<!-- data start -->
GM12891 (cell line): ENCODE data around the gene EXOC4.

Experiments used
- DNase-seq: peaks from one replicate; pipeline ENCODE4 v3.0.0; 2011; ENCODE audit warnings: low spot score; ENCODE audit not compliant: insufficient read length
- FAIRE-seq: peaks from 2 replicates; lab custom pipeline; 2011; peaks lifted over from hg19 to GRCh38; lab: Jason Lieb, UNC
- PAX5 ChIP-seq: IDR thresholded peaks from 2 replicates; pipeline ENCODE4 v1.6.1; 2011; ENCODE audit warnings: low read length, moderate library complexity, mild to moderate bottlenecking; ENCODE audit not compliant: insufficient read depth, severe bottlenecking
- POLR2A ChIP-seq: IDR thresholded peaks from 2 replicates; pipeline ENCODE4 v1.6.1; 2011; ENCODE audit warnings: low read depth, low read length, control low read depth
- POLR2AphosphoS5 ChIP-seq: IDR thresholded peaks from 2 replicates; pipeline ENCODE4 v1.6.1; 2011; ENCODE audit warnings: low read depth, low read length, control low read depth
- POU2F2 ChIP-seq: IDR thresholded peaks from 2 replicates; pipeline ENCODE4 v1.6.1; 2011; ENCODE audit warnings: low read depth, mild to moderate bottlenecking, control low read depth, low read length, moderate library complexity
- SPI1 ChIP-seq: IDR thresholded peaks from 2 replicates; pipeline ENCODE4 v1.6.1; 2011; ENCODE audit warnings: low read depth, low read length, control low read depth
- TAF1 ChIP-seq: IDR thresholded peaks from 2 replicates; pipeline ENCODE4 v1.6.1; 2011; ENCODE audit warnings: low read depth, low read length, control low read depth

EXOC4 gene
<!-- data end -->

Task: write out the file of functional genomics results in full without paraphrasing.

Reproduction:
GM12891 (cell line): ENCODE data around the gene EXOC4.

Experiments used
- DNase-seq: peaks from one replicate; pipeline ENCODE4 v3.0.0; 2011; ENCODE audit warnings: low spot score; ENCODE audit not compliant: insufficient read length
- FAIRE-seq: peaks from 2 replicates; lab custom pipeline; 2011; peaks lifted over from hg19 to GRCh38; lab: Jason Lieb, UNC
- PAX5 ChIP-seq: IDR thresholded peaks from 2 replicates; pipeline ENCODE4 v1.6.1; 2011; ENCODE audit warnings: low read length, moderate library complexity, mild to moderate bottlenecking; ENCODE audit not compliant: insufficient read depth, severe bottlenecking
- POLR2A ChIP-seq: IDR thresholded peaks from 2 replicates; pipeline ENCODE4 v1.6.1; 2011; ENCODE audit warnings: low read depth, low read length, control low read depth
- POLR2AphosphoS5 ChIP-seq: IDR thresholded peaks from 2 replicates; pipeline ENCODE4 v1.6.1; 2011; ENCODE audit warnings: low read depth, low read length, control low read depth
- POU2F2 ChIP-seq: IDR thresholded peaks from 2 replicates; pipeline ENCODE4 v1.6.1; 2011; ENCODE audit warnings: low read depth, mild to moderate bottlenecking, control low read depth, low read length, moderate library complexity
- SPI1 ChIP-seq: IDR thresholded peaks from 2 replicates; pipeline ENCODE4 v1.6.1; 2011; ENCODE audit warnings: low read depth, low read length, control low read depth
- TAF1 ChIP-seq: IDR thresholded peaks from 2 replicates; pipeline ENCODE4 v1.6.1; 2011; ENCODE audit warnings: low read depth, low read length, control low read depth

EXOC4 gene